The crux of the tension lies in the nature of God. God is one who is both personal and transcendent, one who is not bound by time yet acts within it. He is one who uses secondary causes without being responsible for the evil they commit. There is deep mystery here and we are called to worship rather than figure it out.
How Does Compatibalism Help With The Problem of Evil?
As Carson says, the implications of compatibalism are huge, “the implications of this tension bear so immediately on the way we live, pray, conceive of evangelism, think about suffering, and much more, that we may be somewhat stymied in our Christian growth before we learn to handle the tension responsibly.” As we look at what the Bible teaches we must beware of sacrificing one part of the tension between God’s sovereignty and human responsibility. And we must add one more “given” to the equation – God’s goodness. God is good and yet the fall occurred, how can we hold these pieces together? As we explore this we must be careful to use doctrines the way the Scriptures do, we must ask how do these doctrines function in Scripture?
God’s sovereignty functions to assure us that things are not getting out of control. Romans 8:28! This doesn’t mean evil is really good in disguise, it means the way of the Gospel is to bring life out of death and good out of evil.
God’s timetable is longer than ours. We want relief now! but God often uses our suffering in ways we could never imagine. Many who have suffered grievously have later seen God use it in a way that if they had to go through it again, they would. For some, we will only get this perspective at Heaven and we must beware seeking the answer to our “whys” in how it helps someone else later – this can be a cruel trap because you never know for sure if you are right.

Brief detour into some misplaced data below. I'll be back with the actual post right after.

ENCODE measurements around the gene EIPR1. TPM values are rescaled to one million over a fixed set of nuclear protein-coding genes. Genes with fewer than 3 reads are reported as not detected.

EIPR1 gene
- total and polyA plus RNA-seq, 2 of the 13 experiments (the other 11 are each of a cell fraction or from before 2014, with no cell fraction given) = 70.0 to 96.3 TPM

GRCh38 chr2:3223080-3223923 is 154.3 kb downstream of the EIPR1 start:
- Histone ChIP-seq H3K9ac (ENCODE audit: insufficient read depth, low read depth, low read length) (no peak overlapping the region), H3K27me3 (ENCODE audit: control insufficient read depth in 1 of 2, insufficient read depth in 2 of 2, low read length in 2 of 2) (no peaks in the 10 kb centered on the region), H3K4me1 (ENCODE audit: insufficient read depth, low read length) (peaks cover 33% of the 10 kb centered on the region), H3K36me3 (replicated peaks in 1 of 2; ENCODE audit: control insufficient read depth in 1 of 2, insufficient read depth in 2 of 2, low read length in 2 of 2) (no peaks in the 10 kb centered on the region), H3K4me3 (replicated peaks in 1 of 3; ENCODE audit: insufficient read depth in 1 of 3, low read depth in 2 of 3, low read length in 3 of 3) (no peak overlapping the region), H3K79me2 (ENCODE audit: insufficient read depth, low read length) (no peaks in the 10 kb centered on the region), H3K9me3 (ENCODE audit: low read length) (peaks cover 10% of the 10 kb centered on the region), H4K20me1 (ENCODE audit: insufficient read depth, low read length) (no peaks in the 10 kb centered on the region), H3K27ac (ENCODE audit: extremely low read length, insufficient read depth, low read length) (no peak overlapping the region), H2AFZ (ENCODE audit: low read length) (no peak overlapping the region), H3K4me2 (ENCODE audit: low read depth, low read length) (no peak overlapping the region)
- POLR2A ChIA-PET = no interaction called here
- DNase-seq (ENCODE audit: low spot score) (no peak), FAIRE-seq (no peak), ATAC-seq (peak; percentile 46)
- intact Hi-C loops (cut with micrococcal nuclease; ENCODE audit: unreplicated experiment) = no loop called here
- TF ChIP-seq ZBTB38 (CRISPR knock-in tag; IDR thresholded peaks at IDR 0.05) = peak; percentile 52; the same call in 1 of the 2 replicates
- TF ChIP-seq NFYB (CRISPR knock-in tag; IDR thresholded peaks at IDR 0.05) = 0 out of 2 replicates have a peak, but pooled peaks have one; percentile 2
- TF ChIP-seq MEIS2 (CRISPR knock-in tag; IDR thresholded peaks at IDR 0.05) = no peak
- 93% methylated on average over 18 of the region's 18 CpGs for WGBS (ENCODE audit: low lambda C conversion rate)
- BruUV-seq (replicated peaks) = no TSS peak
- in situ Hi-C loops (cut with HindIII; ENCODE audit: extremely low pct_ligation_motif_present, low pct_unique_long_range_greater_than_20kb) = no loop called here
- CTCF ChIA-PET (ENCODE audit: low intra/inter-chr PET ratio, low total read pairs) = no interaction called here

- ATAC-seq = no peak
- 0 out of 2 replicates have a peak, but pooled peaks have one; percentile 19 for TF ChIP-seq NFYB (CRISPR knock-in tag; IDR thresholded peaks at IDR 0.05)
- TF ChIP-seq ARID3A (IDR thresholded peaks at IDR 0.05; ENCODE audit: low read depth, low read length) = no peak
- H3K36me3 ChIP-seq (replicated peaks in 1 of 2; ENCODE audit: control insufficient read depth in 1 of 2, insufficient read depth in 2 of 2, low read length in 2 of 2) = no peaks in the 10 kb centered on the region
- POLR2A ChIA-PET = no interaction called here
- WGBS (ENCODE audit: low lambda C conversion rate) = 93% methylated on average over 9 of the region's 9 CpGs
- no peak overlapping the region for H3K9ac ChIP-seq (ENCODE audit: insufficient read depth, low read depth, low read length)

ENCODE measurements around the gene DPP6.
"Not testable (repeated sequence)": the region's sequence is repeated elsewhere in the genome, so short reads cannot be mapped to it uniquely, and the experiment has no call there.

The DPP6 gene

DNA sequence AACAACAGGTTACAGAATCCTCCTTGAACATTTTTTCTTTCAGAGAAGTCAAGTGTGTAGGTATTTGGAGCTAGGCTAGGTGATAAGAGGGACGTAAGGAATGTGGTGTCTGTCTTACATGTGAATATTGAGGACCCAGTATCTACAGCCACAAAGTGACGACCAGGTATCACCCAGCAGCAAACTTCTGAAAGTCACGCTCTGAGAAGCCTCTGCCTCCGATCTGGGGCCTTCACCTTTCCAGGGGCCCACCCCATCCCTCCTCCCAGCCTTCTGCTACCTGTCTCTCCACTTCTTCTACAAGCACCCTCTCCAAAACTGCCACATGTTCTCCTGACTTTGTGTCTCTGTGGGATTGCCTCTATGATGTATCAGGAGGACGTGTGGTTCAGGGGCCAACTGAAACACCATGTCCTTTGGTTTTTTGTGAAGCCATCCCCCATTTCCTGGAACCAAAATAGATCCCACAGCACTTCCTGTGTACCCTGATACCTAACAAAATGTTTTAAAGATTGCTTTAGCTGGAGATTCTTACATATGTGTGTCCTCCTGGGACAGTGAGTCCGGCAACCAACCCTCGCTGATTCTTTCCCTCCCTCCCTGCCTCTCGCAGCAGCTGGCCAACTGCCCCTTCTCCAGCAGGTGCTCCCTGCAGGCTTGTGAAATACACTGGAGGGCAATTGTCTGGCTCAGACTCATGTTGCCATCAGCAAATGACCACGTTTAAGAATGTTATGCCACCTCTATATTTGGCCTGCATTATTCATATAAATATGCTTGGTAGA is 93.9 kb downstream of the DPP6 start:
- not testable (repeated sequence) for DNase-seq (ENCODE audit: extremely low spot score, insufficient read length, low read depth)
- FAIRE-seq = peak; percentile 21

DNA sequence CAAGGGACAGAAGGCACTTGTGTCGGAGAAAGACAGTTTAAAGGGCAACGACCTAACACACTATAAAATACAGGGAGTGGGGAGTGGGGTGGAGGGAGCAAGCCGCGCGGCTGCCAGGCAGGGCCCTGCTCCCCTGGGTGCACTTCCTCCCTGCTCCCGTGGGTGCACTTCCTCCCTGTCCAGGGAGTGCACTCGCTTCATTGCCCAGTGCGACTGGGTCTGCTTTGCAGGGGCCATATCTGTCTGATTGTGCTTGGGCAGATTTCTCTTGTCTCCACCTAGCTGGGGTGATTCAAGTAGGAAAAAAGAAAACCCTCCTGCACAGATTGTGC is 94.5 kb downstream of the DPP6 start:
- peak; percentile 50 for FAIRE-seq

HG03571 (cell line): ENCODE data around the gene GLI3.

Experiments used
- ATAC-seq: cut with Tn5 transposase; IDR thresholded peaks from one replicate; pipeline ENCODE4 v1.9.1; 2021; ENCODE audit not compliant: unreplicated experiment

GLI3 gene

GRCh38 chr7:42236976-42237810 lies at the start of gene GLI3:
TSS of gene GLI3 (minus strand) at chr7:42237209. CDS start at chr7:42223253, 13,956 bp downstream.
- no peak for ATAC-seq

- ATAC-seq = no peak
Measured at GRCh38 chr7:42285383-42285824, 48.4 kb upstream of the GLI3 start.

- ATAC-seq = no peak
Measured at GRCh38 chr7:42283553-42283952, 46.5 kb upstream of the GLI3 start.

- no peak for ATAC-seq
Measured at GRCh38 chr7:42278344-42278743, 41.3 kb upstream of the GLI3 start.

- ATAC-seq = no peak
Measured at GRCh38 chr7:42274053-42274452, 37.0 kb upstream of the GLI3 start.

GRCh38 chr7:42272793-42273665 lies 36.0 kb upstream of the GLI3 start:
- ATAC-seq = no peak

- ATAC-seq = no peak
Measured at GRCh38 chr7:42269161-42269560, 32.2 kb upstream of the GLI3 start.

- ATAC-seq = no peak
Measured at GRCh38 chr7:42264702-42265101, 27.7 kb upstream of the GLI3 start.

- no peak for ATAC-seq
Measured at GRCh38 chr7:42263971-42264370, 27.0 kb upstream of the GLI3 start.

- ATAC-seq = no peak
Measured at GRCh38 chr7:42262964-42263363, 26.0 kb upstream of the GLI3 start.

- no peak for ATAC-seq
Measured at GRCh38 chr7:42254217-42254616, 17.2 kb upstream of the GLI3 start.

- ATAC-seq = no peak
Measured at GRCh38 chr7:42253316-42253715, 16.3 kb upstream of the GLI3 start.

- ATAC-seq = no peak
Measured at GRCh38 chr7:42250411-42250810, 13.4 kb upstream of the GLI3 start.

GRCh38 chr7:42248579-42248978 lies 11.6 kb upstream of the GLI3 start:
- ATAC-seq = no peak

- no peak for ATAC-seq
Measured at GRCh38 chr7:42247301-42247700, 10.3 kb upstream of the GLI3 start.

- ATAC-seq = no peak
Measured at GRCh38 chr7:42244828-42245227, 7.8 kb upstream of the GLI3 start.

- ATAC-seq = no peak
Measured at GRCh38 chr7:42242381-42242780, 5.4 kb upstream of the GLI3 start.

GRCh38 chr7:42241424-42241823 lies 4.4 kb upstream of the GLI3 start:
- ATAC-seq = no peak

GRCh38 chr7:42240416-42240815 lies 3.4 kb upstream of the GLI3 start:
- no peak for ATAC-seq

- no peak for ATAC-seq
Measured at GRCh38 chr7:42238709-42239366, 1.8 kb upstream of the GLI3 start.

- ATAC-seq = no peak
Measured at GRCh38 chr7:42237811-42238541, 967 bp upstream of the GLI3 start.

God’s sovereignty should breed trust and confidence and faith. See Hebrews 11 – many of these suffered not knowing why but only knowing Who and that He loved them in the midst of severe pain. Many hate and rebel against the idea that God is sovereign and thus they end up losing one of the believer’s most precious truths in times of trial.
Many think God is only in control of big things, a God-in-the-gaps kind of theory. But this is a lie! He is upholding all things by His Word (Hebrews 1:3, 1 Corinthians 15:25.) God rules all!
Yet the sovereign God is a personal God who responds to us! This is one of the great lessons (and assumptions of the Psalms.) When Paul cries out to God about his thorn, God responds to him (2 Corinthians 12) and Paul finds rest and even can exalt in his weakness. Many Christians would testify that it is in times of trial that we really are drawn to depend on God in a way we have never experienced.
The concern of the Bible is to teach us to trust and obey. The Bible is not so concerned to answer all our questions. As Carson puts it, “… the object of much of the biblical revelation is not to make us comprehend exhaustively… Doubtless God could have told us more… and doubtless we will find out more things in Heaven… But we are sufficiently self-centered that extra knowledge about God would simply pander to our desire to be gods ourselves.”
I can do no better than to quote from D.A. Carson’s excellent book, “Ultimately Christians will take refuge from their questions about evil not in proud theories that explain evil away, but in combating evil, opposing it, especially evil within themselves but also in the larger world as well. Christians will take refuge from their questions about suffering not in bitterness, self-pity, resentment against God, or trite clichés and religious cant, but in endurance, perseverance, and faith in the God who has suffered, who has fought with evil and triumphed, and whose power and goodness ensure that faith resting in Him is never finally disappointed.”
Some Helpful Books:
D.A. Carson, How Long O Lord? Reflections on Suffering and Evil
John Frame, Apologetics to the Glory of God (pp. 149-190)
Edith Schaeffer, Affliction
Dan Allender & Tremper Longman, The Cry of the Soul (pp. 147-161)
C. S. Lewis, A Grief Observed
RUF Campus Minister
Belmont University, TN